Picture an upper-middle class consumer out shopping groceries in a large, air-conditioned hypermarket after catching the new movie at the mall.
Global best-practice is the standard here. The aisles are wide enough to allow two shopping-carts to pass each other comfortably, and are organized according to product categories. The shelves are neatly ticketed, and the products equipped with bar-codes to allow for quick checkout. The emphasis is clearly on convenience. But (surprise!) the store has apparently underestimated the demand for the conveniently pre-cut and packaged vegetables. The loose vegetables are going untouched, while the pre-cut packs are almost sold out. Looks like another win for modern retailers.
This scenario would seem plausible to most people who have observed or been part of the growth of modern retailing in a market like India.
The “organized retail boom” and “growing consuming class” are consuming miles of newsprint and eons of airtime, while the malls are the gleaming new temples at which every devotee of retail must pay respect. This is the picture of modernization or organization of the Indian retail sector that comes to the mind of most people.
On the other hand, the picture that comes to mind when one thinks about the traditional sabziwala (greengrocer) is a total contrast. A messy side-street, with the push-carts overflowing with an indifferent mix of vegetables, other than the occasional yellow bell pepper or some other such “exotic” produce. Or the typical kirana shop owner scrawling an illegible list of items and figures on a scrap of paper and handing it over as the “bill” for the groceries one has just bought. Surely, a business model that is not going anywhere fast.
So, to most people, the line between modern or “organized” retail and traditional or “unorganized” retail is quite clear, and the differences quite stark. “Organized retail” usually means large, “corporate” stores that personify the so-called “retail revolution” which apparently is about 3-5 years old, while traditional retail business usually means “unorganized” and “belonging to the past” (or at least, soon to belong to the past).
However, a revolution is when the majority starts getting impacted. When only a few create a change that mainly benefits them, it is a coup.
To anyone who has been involved in the retail sector for longer, in fact, there has been a far more interesting, widespread and ongoing change in the retail business over the past couple of decades, and possibly further back. This is not restricted to a few corporate groups. It is not even restricted to the front-end (store-end) of the business.
The change is created by the feedback loop between customer expectation and the minimum acceptable standard of service which is constantly being moved up. Of course, the newly-minted corporate retailers have a role to play in this. But, more than that, it involves many small changes accumulating organically over a period of time involving individual kirana owners, farmers, wholesale traders, market associations, the FMCG companies and even the migrant villager who sets up a hand-cart that may be stocked daily with rolling credit from the money-lender.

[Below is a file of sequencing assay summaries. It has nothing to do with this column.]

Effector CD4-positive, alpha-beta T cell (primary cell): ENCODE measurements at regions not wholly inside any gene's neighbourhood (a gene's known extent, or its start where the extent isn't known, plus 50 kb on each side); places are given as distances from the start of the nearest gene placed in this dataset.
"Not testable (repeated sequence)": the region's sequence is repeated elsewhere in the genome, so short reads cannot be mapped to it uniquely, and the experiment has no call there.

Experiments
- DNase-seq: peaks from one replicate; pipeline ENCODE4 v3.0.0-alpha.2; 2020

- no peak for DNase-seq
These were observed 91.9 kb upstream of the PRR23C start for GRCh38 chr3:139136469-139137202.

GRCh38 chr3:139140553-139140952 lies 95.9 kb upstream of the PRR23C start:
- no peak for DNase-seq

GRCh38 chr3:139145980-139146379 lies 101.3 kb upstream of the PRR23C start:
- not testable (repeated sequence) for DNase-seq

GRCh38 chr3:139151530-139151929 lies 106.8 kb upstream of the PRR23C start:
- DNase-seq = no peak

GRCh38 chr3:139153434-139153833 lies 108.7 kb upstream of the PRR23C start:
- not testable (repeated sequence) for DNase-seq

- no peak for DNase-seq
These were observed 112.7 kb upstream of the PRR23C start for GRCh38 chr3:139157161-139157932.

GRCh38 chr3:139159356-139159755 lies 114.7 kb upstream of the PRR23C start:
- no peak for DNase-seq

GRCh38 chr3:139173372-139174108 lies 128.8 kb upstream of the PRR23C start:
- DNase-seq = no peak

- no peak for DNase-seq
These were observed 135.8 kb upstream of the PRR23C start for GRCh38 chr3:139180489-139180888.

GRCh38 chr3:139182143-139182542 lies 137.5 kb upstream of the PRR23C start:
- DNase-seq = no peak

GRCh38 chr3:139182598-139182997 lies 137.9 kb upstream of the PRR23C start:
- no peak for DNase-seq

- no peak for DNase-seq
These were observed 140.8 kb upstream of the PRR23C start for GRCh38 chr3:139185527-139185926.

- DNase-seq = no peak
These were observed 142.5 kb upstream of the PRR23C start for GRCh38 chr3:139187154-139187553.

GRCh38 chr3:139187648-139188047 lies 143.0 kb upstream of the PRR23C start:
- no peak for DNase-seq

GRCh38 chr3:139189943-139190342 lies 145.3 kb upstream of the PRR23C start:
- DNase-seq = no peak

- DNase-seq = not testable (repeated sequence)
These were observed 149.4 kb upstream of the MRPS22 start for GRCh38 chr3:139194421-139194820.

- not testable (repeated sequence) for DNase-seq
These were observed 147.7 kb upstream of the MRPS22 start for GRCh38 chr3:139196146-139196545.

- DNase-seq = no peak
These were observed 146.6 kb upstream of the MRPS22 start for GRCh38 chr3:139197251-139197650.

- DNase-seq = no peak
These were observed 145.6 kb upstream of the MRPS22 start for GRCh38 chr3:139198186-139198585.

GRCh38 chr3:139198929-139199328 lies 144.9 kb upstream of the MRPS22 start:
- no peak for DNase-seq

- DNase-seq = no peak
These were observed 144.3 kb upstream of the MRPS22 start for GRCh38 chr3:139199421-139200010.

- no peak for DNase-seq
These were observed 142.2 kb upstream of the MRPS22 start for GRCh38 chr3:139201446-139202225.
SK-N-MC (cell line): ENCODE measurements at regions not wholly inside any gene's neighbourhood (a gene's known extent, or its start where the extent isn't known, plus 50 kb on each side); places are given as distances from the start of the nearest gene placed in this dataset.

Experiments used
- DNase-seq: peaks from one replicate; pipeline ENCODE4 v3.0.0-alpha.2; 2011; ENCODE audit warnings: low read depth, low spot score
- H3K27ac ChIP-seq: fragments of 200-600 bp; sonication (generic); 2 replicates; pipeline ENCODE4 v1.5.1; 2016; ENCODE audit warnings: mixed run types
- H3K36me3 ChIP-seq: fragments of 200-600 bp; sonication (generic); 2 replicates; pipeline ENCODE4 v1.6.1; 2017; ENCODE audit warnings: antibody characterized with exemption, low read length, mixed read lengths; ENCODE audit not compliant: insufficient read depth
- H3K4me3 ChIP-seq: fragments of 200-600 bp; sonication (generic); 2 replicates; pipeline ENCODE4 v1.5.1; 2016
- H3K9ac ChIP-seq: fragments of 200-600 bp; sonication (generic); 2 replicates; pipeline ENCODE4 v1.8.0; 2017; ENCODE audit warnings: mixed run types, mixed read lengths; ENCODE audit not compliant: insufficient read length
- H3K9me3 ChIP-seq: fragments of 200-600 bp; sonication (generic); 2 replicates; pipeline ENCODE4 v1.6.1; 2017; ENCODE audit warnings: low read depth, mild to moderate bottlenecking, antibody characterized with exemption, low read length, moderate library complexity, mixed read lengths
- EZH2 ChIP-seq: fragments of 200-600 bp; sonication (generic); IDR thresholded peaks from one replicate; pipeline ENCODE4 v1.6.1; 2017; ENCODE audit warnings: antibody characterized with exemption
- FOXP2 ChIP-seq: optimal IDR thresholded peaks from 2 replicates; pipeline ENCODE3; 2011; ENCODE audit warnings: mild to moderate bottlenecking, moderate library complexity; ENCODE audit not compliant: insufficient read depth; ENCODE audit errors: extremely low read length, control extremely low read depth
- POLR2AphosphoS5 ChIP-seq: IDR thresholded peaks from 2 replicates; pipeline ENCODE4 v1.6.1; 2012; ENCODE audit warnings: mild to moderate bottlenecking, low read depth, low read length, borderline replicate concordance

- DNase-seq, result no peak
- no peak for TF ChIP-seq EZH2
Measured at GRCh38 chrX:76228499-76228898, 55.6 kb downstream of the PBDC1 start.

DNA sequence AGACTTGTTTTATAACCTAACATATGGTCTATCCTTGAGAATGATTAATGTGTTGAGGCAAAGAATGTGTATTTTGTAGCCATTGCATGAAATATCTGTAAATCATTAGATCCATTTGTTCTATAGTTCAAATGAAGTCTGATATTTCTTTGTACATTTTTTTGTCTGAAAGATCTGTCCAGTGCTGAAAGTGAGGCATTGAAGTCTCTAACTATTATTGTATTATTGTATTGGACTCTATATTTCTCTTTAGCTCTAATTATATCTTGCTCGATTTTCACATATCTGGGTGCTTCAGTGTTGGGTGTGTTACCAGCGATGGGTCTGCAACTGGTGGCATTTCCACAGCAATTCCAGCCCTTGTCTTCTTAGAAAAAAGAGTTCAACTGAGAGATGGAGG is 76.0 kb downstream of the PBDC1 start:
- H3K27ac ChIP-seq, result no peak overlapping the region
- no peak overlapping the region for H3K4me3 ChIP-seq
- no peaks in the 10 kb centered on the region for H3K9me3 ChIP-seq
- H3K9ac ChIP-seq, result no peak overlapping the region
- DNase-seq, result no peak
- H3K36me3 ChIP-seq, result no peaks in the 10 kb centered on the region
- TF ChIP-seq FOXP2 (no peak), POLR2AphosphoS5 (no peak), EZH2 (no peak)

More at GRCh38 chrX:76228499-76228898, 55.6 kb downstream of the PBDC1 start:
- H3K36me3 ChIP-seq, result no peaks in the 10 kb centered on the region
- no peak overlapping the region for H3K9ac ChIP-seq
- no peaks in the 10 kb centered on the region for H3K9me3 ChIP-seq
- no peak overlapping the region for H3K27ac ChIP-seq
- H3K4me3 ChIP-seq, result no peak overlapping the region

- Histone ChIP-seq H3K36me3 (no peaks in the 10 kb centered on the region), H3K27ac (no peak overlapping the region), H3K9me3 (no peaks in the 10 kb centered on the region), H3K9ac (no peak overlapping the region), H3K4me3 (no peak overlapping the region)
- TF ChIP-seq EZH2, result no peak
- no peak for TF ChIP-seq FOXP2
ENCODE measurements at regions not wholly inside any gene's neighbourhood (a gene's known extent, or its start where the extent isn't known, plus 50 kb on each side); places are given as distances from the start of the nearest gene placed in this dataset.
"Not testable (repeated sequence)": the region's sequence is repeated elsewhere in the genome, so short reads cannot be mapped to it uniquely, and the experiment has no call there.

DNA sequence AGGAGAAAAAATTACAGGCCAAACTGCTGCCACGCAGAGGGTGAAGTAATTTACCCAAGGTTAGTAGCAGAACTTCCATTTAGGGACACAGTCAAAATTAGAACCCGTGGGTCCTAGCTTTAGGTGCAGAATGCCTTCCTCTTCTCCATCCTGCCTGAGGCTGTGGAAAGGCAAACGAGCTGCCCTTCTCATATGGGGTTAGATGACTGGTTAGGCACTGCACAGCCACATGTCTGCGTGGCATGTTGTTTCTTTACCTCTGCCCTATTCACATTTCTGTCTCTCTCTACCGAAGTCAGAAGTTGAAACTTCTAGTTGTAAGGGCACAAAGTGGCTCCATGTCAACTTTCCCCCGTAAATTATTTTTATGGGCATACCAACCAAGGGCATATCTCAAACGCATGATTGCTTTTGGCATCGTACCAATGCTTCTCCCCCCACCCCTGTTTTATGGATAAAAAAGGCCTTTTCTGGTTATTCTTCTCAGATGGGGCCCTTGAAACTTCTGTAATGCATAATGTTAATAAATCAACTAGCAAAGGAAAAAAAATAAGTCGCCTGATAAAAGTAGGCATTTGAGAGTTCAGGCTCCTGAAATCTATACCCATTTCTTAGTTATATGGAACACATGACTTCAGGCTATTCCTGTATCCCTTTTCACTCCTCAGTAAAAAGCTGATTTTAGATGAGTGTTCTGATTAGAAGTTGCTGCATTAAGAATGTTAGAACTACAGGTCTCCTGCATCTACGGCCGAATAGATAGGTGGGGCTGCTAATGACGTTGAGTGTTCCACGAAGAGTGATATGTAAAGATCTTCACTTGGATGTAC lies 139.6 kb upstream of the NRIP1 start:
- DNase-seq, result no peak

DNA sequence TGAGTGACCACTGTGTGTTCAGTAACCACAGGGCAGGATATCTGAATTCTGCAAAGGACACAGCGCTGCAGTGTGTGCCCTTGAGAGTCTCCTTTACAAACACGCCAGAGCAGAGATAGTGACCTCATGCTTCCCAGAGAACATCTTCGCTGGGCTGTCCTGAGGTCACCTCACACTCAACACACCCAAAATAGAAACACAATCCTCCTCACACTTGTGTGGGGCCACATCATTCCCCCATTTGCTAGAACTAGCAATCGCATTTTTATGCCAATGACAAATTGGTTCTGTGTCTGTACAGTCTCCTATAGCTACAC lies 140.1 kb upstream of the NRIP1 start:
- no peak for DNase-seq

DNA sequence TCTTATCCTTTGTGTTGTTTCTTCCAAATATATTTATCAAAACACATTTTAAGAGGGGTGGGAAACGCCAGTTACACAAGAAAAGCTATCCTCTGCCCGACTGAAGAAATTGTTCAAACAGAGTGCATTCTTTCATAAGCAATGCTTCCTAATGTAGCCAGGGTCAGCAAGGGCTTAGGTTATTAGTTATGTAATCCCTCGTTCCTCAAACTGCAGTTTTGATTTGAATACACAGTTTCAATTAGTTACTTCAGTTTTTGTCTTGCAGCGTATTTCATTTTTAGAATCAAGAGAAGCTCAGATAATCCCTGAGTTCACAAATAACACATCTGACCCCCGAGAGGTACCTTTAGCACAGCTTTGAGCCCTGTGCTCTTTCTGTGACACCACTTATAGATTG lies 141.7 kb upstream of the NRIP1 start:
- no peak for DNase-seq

And that is my point. The modernization of retail is an ongoing process, and it is sustainable because it is widespread.
In recent Indian retail history, as customers we may identify a point where we saw the local shop shift from stocks in a dingy back-room to being displayed openly, setting the example for other shops in the market.
But the changes needed were not just at the retailer’s end – they also required the wholesale vendor’s approach as well as the FMCG principal’s approach to begin changing.
Certainly a shift occurred in service standards, when vegetable vendors started taking home-delivery orders on mobile phones – impossible without the wider telecom price-quality revolution. And when credit card swipe machines started appearing in the kirana, something that could have only happened with the support of the banks and their intermediaries.
And the pre-cut packaged vegetables whose demand the hypermarket had underestimated? Well, the sabziwala has that covered as well – beginning with the packs of cleaned baby-corn, this list has now expanded to include pre-shelled green chick-pea (chholiya), cut jackfruit and chopped sarson saag – vegetables that can be quite inconvenient to clean at home when time is scarce.
The impact of this modernization was brought home to me, when I observed a customer reprimanding the local sabziwala for not keeping adequate stock of shelled peas. The interesting aspect was that this was not one-half of an upwardly-mobile DINK couple. The customer here was a domestic helper, whose complaint was that he had many other jobs to get done around the house, and shelling peas was something that was too time-consuming and best “outsourced”!
So, to all those who have the question, “what is the key to succeeding in the Indian retail market”: the key may lie somewhere entirely different from where you have been looking, or the customer-profile that you have been building.
We are surely underestimating the business potential amongst India’s middle and not-so-middle classes – as we would discover if only we were to re-state business objectives and tweak strategy a little bit, and look at the market without high income-tinted glasses.